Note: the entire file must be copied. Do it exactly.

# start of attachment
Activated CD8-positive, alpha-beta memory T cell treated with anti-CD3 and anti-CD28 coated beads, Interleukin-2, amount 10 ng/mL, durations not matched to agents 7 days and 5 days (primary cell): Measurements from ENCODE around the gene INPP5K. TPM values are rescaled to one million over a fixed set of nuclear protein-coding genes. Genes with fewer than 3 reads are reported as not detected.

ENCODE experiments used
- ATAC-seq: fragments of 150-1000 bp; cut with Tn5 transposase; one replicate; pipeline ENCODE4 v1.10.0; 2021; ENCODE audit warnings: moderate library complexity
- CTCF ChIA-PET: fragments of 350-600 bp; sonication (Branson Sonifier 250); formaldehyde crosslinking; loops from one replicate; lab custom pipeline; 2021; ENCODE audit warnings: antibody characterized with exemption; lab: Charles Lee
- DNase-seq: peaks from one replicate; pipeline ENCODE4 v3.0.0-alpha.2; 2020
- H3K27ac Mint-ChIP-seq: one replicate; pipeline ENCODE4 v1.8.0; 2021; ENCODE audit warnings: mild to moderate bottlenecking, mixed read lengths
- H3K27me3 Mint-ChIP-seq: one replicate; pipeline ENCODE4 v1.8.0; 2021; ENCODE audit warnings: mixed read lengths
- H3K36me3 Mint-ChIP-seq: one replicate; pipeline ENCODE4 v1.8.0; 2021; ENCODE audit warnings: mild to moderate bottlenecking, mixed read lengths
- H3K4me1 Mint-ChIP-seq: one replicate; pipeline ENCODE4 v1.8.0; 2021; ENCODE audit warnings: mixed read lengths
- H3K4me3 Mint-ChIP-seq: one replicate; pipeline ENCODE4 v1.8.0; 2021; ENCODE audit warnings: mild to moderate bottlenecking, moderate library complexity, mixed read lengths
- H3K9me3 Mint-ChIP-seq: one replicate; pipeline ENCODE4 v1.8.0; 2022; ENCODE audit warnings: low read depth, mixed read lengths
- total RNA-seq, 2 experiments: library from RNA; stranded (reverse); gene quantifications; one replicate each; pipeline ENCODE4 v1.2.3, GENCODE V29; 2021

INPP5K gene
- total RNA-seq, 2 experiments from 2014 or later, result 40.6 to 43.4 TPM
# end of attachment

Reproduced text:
Activated CD8-positive, alpha-beta memory T cell treated with anti-CD3 and anti-CD28 coated beads, Interleukin-2, amount 10 ng/mL, durations not matched to agents 7 days and 5 days (primary cell): Measurements from ENCODE around the gene INPP5K. TPM values are rescaled to one million over a fixed set of nuclear protein-coding genes. Genes with fewer than 3 reads are reported as not detected.

ENCODE experiments used
- ATAC-seq: fragments of 150-1000 bp; cut with Tn5 transposase; one replicate; pipeline ENCODE4 v1.10.0; 2021; ENCODE audit warnings: moderate library complexity
- CTCF ChIA-PET: fragments of 350-600 bp; sonication (Branson Sonifier 250); formaldehyde crosslinking; loops from one replicate; lab custom pipeline; 2021; ENCODE audit warnings: antibody characterized with exemption; lab: Charles Lee
- DNase-seq: peaks from one replicate; pipeline ENCODE4 v3.0.0-alpha.2; 2020
- H3K27ac Mint-ChIP-seq: one replicate; pipeline ENCODE4 v1.8.0; 2021; ENCODE audit warnings: mild to moderate bottlenecking, mixed read lengths
- H3K27me3 Mint-ChIP-seq: one replicate; pipeline ENCODE4 v1.8.0; 2021; ENCODE audit warnings: mixed read lengths
- H3K36me3 Mint-ChIP-seq: one replicate; pipeline ENCODE4 v1.8.0; 2021; ENCODE audit warnings: mild to moderate bottlenecking, mixed read lengths
- H3K4me1 Mint-ChIP-seq: one replicate; pipeline ENCODE4 v1.8.0; 2021; ENCODE audit warnings: mixed read lengths
- H3K4me3 Mint-ChIP-seq: one replicate; pipeline ENCODE4 v1.8.0; 2021; ENCODE audit warnings: mild to moderate bottlenecking, moderate library complexity, mixed read lengths
- H3K9me3 Mint-ChIP-seq: one replicate; pipeline ENCODE4 v1.8.0; 2022; ENCODE audit warnings: low read depth, mixed read lengths
- total RNA-seq, 2 experiments: library from RNA; stranded (reverse); gene quantifications; one replicate each; pipeline ENCODE4 v1.2.3, GENCODE V29; 2021

INPP5K gene
- total RNA-seq, 2 experiments from 2014 or later, result 40.6 to 43.4 TPM